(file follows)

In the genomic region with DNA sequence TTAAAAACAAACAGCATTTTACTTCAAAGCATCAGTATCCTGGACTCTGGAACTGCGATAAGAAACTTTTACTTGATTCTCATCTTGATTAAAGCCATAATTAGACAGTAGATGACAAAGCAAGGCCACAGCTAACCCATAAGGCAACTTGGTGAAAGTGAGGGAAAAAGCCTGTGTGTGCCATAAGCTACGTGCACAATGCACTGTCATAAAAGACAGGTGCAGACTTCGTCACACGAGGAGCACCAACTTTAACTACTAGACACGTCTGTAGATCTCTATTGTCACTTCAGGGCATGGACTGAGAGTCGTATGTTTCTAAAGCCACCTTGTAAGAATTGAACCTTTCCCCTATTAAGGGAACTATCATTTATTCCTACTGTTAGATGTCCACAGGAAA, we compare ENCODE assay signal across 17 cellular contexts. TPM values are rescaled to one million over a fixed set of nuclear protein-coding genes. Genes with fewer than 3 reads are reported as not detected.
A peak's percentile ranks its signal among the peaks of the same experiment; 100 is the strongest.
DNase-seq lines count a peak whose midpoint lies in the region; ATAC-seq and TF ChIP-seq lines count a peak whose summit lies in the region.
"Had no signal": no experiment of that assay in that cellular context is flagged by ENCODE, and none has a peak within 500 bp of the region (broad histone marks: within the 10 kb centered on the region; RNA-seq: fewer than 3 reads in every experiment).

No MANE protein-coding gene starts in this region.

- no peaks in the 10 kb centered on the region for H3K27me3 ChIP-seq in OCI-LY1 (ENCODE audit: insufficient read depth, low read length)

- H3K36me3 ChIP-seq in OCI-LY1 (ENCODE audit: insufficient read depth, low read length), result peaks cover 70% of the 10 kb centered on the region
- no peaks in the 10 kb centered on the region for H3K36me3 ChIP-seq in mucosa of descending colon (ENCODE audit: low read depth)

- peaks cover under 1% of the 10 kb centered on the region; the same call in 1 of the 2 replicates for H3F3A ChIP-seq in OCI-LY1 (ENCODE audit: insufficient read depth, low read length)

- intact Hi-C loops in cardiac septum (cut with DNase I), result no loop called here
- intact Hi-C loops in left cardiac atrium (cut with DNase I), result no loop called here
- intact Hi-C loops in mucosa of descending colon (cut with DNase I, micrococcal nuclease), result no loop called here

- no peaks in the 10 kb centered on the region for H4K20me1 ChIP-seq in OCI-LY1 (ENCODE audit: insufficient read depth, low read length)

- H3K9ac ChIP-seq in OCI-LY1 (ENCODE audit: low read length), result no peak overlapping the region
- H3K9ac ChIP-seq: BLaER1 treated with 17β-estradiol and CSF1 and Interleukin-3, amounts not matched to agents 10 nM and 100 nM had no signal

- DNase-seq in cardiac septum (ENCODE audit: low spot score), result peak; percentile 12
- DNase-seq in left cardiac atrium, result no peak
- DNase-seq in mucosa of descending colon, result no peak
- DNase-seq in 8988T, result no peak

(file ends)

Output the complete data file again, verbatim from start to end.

In the genomic region with DNA sequence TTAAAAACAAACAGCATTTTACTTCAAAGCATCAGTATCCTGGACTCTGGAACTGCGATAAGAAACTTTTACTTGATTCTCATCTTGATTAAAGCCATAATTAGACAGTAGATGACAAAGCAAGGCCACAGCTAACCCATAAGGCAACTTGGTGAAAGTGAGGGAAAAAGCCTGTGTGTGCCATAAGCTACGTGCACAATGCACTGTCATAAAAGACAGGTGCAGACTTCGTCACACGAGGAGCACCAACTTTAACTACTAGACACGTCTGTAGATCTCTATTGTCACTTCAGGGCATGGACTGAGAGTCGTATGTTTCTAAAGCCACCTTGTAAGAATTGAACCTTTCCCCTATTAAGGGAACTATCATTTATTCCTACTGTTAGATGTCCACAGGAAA, we compare ENCODE assay signal across 17 cellular contexts. TPM values are rescaled to one million over a fixed set of nuclear protein-coding genes. Genes with fewer than 3 reads are reported as not detected.
A peak's percentile ranks its signal among the peaks of the same experiment; 100 is the strongest.
DNase-seq lines count a peak whose midpoint lies in the region; ATAC-seq and TF ChIP-seq lines count a peak whose summit lies in the region.
"Had no signal": no experiment of that assay in that cellular context is flagged by ENCODE, and none has a peak within 500 bp of the region (broad histone marks: within the 10 kb centered on the region; RNA-seq: fewer than 3 reads in every experiment).

No MANE protein-coding gene starts in this region.

- no peaks in the 10 kb centered on the region for H3K27me3 ChIP-seq in OCI-LY1 (ENCODE audit: insufficient read depth, low read length)

- H3K36me3 ChIP-seq in OCI-LY1 (ENCODE audit: insufficient read depth, low read length), result peaks cover 70% of the 10 kb centered on the region
- no peaks in the 10 kb centered on the region for H3K36me3 ChIP-seq in mucosa of descending colon (ENCODE audit: low read depth)

- peaks cover under 1% of the 10 kb centered on the region; the same call in 1 of the 2 replicates for H3F3A ChIP-seq in OCI-LY1 (ENCODE audit: insufficient read depth, low read length)

- intact Hi-C loops in cardiac septum (cut with DNase I), result no loop called here
- intact Hi-C loops in left cardiac atrium (cut with DNase I), result no loop called here
- intact Hi-C loops in mucosa of descending colon (cut with DNase I, micrococcal nuclease), result no loop called here

- no peaks in the 10 kb centered on the region for H4K20me1 ChIP-seq in OCI-LY1 (ENCODE audit: insufficient read depth, low read length)

- H3K9ac ChIP-seq in OCI-LY1 (ENCODE audit: low read length), result no peak overlapping the region
- H3K9ac ChIP-seq: BLaER1 treated with 17β-estradiol and CSF1 and Interleukin-3, amounts not matched to agents 10 nM and 100 nM had no signal

- DNase-seq in cardiac septum (ENCODE audit: low spot score), result peak; percentile 12
- DNase-seq in left cardiac atrium, result no peak
- DNase-seq in mucosa of descending colon, result no peak
- DNase-seq in 8988T, result no peak